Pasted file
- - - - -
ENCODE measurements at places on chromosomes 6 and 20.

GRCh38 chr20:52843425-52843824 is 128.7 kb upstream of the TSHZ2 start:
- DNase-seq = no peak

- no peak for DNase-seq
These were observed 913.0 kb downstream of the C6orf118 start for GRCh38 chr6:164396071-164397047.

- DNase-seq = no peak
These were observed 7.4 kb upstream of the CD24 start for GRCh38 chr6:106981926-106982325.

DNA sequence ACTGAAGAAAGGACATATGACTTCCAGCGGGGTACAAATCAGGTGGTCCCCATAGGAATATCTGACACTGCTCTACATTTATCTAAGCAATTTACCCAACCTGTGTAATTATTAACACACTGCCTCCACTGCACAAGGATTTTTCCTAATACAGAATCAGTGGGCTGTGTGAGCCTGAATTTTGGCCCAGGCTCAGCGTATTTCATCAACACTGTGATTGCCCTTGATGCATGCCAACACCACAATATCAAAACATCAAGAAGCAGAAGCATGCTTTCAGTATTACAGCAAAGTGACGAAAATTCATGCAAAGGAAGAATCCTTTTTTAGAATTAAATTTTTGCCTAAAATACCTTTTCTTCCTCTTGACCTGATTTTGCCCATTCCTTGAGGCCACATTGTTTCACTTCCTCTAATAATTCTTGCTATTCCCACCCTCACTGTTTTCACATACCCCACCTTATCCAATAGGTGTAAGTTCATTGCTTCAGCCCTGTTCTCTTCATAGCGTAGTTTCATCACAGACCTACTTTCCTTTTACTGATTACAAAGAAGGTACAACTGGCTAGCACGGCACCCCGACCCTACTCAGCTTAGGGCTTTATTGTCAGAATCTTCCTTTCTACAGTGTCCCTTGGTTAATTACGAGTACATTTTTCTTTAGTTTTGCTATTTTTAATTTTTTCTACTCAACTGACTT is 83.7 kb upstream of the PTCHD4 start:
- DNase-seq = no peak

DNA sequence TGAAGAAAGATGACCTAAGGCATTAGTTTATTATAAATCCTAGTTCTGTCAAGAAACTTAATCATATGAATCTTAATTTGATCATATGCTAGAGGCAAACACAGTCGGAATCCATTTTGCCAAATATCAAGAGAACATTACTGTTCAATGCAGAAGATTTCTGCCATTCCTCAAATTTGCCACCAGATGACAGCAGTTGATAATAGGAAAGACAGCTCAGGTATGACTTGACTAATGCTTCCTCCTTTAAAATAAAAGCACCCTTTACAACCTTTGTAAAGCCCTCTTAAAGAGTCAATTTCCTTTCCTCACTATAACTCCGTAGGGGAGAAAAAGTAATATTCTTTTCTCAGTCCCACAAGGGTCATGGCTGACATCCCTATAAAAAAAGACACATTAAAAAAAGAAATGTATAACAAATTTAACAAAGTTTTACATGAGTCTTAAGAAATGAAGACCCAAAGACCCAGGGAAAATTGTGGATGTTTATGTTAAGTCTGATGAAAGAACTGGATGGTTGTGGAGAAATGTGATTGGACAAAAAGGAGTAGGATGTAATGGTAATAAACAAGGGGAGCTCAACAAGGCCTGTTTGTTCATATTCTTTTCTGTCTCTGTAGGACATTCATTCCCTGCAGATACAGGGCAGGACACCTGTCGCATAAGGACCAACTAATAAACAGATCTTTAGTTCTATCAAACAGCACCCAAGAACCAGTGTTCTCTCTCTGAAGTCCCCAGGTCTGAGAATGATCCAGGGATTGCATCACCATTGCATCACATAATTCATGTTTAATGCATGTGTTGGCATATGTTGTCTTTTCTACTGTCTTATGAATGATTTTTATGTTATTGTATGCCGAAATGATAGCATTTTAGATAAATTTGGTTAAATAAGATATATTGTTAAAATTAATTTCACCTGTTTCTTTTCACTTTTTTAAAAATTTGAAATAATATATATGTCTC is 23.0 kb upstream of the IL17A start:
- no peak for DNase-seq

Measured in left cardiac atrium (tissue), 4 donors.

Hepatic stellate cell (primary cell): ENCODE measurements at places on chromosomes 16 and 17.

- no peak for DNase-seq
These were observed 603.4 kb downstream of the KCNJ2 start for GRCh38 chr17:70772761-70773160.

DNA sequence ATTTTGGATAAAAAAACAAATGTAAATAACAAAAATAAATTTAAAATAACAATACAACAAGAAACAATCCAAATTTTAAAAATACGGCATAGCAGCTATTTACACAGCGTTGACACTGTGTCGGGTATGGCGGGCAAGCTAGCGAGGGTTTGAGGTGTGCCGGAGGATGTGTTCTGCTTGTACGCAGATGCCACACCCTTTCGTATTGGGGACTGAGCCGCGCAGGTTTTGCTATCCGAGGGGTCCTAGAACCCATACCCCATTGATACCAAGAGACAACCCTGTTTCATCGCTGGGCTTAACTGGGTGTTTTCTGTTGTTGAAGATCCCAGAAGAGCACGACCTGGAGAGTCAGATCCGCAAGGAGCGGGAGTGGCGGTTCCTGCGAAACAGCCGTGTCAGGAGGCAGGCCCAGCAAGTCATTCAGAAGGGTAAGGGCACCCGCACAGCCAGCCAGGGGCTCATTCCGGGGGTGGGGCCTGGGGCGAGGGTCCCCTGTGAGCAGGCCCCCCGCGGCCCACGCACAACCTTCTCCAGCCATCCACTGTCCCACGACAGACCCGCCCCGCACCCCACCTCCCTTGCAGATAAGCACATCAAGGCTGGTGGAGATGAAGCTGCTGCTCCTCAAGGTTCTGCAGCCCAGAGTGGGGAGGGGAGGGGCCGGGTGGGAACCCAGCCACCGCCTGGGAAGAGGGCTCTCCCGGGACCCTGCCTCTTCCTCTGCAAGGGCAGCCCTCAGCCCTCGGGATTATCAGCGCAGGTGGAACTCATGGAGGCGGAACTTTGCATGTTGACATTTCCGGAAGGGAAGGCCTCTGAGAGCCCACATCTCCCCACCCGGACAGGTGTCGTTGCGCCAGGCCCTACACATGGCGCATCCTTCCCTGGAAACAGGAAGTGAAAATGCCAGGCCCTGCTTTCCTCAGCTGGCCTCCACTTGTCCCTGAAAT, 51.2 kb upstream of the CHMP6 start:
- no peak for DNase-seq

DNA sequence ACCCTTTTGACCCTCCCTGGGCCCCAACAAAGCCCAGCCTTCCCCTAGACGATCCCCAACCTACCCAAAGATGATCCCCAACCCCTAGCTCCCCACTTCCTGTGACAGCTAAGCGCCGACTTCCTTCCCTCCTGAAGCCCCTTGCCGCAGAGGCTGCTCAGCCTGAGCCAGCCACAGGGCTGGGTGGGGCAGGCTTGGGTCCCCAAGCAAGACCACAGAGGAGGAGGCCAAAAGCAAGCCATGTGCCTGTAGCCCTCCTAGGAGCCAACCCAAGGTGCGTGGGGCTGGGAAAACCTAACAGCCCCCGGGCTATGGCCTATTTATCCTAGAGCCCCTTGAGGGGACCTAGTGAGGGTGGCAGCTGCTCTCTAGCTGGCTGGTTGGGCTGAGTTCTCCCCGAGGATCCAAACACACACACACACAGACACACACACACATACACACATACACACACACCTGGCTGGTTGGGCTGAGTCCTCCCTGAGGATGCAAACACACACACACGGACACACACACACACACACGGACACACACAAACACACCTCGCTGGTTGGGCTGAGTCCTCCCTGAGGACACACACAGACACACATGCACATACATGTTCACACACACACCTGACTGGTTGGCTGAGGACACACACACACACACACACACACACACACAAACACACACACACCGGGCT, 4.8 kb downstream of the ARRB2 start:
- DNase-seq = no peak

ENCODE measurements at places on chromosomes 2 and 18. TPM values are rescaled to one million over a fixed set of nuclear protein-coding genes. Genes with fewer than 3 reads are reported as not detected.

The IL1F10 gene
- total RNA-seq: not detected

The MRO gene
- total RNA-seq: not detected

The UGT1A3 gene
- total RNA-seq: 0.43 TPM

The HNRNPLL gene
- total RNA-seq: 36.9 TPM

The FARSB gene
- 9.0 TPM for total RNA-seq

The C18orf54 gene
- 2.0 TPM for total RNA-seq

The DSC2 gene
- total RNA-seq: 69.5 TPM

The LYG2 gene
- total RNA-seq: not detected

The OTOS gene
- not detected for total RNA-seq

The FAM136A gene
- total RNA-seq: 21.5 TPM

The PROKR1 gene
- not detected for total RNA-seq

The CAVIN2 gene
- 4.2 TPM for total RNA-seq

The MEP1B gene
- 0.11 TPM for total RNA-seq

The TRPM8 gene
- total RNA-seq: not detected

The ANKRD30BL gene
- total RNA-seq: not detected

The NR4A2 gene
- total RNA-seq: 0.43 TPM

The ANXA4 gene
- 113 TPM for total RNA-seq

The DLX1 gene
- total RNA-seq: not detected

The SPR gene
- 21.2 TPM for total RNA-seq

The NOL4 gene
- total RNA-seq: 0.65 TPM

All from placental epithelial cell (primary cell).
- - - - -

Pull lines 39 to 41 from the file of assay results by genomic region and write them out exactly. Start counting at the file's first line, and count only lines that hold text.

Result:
The FAM136A gene
- total RNA-seq: 21.5 TPM

The PROKR1 gene